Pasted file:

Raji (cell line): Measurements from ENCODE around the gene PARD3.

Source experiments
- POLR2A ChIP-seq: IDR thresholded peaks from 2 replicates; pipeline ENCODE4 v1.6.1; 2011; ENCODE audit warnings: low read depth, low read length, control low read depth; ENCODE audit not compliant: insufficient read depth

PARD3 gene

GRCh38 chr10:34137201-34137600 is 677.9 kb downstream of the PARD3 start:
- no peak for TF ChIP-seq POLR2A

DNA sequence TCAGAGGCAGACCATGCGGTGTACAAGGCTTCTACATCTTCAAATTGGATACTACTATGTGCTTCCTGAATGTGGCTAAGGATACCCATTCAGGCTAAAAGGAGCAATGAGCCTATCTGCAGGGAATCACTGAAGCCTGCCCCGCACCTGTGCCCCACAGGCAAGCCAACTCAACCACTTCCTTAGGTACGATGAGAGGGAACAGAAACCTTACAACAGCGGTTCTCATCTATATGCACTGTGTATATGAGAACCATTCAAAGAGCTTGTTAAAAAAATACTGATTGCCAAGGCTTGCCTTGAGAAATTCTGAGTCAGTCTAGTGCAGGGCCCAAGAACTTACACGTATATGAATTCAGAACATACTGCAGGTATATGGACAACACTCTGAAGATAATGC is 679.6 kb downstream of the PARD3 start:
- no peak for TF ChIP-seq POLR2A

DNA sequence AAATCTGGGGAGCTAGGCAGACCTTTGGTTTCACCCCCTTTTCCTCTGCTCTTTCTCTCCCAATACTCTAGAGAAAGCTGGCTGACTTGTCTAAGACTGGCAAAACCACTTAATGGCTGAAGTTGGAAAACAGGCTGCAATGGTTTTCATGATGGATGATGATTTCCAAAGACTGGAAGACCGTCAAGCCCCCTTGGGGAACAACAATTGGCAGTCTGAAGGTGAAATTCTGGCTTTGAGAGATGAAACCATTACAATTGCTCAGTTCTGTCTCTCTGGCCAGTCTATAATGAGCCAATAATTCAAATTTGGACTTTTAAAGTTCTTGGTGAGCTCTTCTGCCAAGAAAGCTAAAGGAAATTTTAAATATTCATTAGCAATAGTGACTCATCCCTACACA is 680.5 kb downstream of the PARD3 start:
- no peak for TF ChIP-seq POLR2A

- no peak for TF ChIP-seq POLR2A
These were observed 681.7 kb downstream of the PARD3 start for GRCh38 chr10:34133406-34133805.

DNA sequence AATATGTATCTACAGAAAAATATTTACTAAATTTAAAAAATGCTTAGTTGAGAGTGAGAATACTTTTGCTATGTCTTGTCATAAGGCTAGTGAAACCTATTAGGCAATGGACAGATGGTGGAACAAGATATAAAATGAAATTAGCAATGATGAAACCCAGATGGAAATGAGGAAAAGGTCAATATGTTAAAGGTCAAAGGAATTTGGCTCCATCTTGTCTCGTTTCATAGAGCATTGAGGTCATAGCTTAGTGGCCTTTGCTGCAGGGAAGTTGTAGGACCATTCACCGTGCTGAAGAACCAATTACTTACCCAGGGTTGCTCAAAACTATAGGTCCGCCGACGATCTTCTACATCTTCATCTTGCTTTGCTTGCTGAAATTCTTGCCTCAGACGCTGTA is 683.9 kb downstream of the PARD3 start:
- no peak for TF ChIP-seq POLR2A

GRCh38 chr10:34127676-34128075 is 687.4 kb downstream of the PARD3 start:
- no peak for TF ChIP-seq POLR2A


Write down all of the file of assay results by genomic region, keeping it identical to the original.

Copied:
Raji (cell line): Measurements from ENCODE around the gene PARD3.

Source experiments
- POLR2A ChIP-seq: IDR thresholded peaks from 2 replicates; pipeline ENCODE4 v1.6.1; 2011; ENCODE audit warnings: low read depth, low read length, control low read depth; ENCODE audit not compliant: insufficient read depth

PARD3 gene

GRCh38 chr10:34137201-34137600 is 677.9 kb downstream of the PARD3 start:
- no peak for TF ChIP-seq POLR2A

DNA sequence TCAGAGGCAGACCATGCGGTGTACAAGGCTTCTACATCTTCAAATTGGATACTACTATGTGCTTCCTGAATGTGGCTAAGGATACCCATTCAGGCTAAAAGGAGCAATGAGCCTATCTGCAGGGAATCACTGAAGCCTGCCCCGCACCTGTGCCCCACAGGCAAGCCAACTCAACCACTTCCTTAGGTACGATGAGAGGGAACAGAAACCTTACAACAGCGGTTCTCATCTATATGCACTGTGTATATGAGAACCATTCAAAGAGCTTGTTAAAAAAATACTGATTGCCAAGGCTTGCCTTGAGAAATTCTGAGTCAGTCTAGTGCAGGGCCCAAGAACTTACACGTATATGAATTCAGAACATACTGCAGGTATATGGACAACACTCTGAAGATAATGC is 679.6 kb downstream of the PARD3 start:
- no peak for TF ChIP-seq POLR2A

DNA sequence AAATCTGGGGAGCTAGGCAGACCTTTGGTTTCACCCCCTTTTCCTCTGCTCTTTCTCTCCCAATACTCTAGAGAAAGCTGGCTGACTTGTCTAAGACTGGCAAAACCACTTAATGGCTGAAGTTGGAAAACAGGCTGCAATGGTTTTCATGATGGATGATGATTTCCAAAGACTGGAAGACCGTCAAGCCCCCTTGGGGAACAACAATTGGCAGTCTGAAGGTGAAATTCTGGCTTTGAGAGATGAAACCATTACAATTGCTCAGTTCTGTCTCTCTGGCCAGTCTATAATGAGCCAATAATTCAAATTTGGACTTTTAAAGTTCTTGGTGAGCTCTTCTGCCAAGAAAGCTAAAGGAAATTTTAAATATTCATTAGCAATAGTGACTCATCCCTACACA is 680.5 kb downstream of the PARD3 start:
- no peak for TF ChIP-seq POLR2A

- no peak for TF ChIP-seq POLR2A
These were observed 681.7 kb downstream of the PARD3 start for GRCh38 chr10:34133406-34133805.

DNA sequence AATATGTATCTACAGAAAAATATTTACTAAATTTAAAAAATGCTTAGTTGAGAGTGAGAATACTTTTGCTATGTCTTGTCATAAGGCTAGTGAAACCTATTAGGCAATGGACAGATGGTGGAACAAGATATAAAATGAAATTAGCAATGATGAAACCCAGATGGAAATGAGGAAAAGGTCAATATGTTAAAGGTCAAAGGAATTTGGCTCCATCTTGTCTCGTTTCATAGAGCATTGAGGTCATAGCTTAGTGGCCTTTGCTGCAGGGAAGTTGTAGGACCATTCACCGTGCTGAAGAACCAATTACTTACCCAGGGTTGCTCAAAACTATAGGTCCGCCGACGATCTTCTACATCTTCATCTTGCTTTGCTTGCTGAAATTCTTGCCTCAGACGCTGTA is 683.9 kb downstream of the PARD3 start:
- no peak for TF ChIP-seq POLR2A

GRCh38 chr10:34127676-34128075 is 687.4 kb downstream of the PARD3 start:
- no peak for TF ChIP-seq POLR2A